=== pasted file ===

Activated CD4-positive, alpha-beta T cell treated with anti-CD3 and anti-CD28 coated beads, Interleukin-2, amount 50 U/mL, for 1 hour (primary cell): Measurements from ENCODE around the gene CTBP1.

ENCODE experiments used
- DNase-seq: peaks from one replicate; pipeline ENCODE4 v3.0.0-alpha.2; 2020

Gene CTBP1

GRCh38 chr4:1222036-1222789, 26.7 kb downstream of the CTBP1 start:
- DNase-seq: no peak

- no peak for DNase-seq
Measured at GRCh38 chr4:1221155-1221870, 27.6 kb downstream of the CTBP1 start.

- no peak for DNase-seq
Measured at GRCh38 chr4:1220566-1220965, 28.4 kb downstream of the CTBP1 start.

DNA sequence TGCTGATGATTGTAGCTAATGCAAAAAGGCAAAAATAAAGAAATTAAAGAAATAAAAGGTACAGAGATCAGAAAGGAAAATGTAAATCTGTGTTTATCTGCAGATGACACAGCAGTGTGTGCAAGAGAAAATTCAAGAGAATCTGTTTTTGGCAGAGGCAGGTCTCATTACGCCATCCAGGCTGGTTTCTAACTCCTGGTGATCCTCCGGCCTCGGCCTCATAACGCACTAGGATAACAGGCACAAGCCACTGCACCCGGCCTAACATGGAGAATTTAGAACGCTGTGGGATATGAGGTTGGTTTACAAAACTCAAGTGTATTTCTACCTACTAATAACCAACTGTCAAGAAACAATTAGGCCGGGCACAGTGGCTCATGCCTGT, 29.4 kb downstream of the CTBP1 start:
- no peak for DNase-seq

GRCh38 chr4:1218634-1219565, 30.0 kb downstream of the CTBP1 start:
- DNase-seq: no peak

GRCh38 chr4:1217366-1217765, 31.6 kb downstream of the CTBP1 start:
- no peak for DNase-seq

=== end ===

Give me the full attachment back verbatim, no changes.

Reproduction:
Activated CD4-positive, alpha-beta T cell treated with anti-CD3 and anti-CD28 coated beads, Interleukin-2, amount 50 U/mL, for 1 hour (primary cell): Measurements from ENCODE around the gene CTBP1.

ENCODE experiments used
- DNase-seq: peaks from one replicate; pipeline ENCODE4 v3.0.0-alpha.2; 2020

Gene CTBP1

GRCh38 chr4:1222036-1222789, 26.7 kb downstream of the CTBP1 start:
- DNase-seq: no peak

- no peak for DNase-seq
Measured at GRCh38 chr4:1221155-1221870, 27.6 kb downstream of the CTBP1 start.

- no peak for DNase-seq
Measured at GRCh38 chr4:1220566-1220965, 28.4 kb downstream of the CTBP1 start.

DNA sequence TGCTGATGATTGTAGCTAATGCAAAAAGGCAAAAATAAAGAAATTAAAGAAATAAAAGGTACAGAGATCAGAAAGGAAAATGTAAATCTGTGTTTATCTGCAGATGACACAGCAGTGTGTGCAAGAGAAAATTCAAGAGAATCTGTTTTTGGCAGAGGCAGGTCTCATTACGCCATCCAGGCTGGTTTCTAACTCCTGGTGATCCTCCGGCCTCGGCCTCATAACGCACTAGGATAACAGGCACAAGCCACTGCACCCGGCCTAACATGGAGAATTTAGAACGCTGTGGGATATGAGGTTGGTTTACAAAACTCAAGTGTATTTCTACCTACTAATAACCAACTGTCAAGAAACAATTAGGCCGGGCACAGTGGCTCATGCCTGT, 29.4 kb downstream of the CTBP1 start:
- no peak for DNase-seq

GRCh38 chr4:1218634-1219565, 30.0 kb downstream of the CTBP1 start:
- DNase-seq: no peak

GRCh38 chr4:1217366-1217765, 31.6 kb downstream of the CTBP1 start:
- no peak for DNase-seq